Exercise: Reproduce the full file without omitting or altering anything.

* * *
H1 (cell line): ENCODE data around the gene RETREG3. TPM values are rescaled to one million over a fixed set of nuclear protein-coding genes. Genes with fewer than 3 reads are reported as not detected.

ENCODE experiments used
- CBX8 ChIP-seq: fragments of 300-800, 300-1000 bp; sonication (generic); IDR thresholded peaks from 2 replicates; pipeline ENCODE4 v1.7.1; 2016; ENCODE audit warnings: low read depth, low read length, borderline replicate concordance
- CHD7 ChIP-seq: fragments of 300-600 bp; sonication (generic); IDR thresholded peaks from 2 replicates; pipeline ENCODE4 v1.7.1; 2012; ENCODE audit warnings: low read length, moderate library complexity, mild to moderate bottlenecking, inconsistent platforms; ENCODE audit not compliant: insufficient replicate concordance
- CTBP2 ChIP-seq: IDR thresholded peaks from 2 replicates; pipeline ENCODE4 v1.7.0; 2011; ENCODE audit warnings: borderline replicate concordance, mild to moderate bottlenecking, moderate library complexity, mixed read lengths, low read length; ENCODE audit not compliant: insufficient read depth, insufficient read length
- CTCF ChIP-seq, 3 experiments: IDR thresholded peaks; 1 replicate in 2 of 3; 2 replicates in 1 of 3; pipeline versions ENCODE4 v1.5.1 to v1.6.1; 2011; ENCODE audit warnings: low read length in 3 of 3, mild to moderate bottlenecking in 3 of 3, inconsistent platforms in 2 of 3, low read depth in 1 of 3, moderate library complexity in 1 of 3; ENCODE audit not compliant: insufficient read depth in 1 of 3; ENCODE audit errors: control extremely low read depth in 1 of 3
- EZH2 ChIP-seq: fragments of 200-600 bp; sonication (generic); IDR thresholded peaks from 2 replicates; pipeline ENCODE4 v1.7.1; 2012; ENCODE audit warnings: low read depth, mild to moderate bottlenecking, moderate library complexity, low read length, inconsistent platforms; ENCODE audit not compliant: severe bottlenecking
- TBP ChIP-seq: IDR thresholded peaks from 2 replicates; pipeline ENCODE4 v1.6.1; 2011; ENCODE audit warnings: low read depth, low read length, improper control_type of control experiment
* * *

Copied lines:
H1 (cell line): ENCODE data around the gene RETREG3. TPM values are rescaled to one million over a fixed set of nuclear protein-coding genes. Genes with fewer than 3 reads are reported as not detected.

ENCODE experiments used
- CBX8 ChIP-seq: fragments of 300-800, 300-1000 bp; sonication (generic); IDR thresholded peaks from 2 replicates; pipeline ENCODE4 v1.7.1; 2016; ENCODE audit warnings: low read depth, low read length, borderline replicate concordance
- CHD7 ChIP-seq: fragments of 300-600 bp; sonication (generic); IDR thresholded peaks from 2 replicates; pipeline ENCODE4 v1.7.1; 2012; ENCODE audit warnings: low read length, moderate library complexity, mild to moderate bottlenecking, inconsistent platforms; ENCODE audit not compliant: insufficient replicate concordance
- CTBP2 ChIP-seq: IDR thresholded peaks from 2 replicates; pipeline ENCODE4 v1.7.0; 2011; ENCODE audit warnings: borderline replicate concordance, mild to moderate bottlenecking, moderate library complexity, mixed read lengths, low read length; ENCODE audit not compliant: insufficient read depth, insufficient read length
- CTCF ChIP-seq, 3 experiments: IDR thresholded peaks; 1 replicate in 2 of 3; 2 replicates in 1 of 3; pipeline versions ENCODE4 v1.5.1 to v1.6.1; 2011; ENCODE audit warnings: low read length in 3 of 3, mild to moderate bottlenecking in 3 of 3, inconsistent platforms in 2 of 3, low read depth in 1 of 3, moderate library complexity in 1 of 3; ENCODE audit not compliant: insufficient read depth in 1 of 3; ENCODE audit errors: control extremely low read depth in 1 of 3
- EZH2 ChIP-seq: fragments of 200-600 bp; sonication (generic); IDR thresholded peaks from 2 replicates; pipeline ENCODE4 v1.7.1; 2012; ENCODE audit warnings: low read depth, mild to moderate bottlenecking, moderate library complexity, low read length, inconsistent platforms; ENCODE audit not compliant: severe bottlenecking
- TBP ChIP-seq: IDR thresholded peaks from 2 replicates; pipeline ENCODE4 v1.6.1; 2011; ENCODE audit warnings: low read depth, low read length, improper control_type of control experiment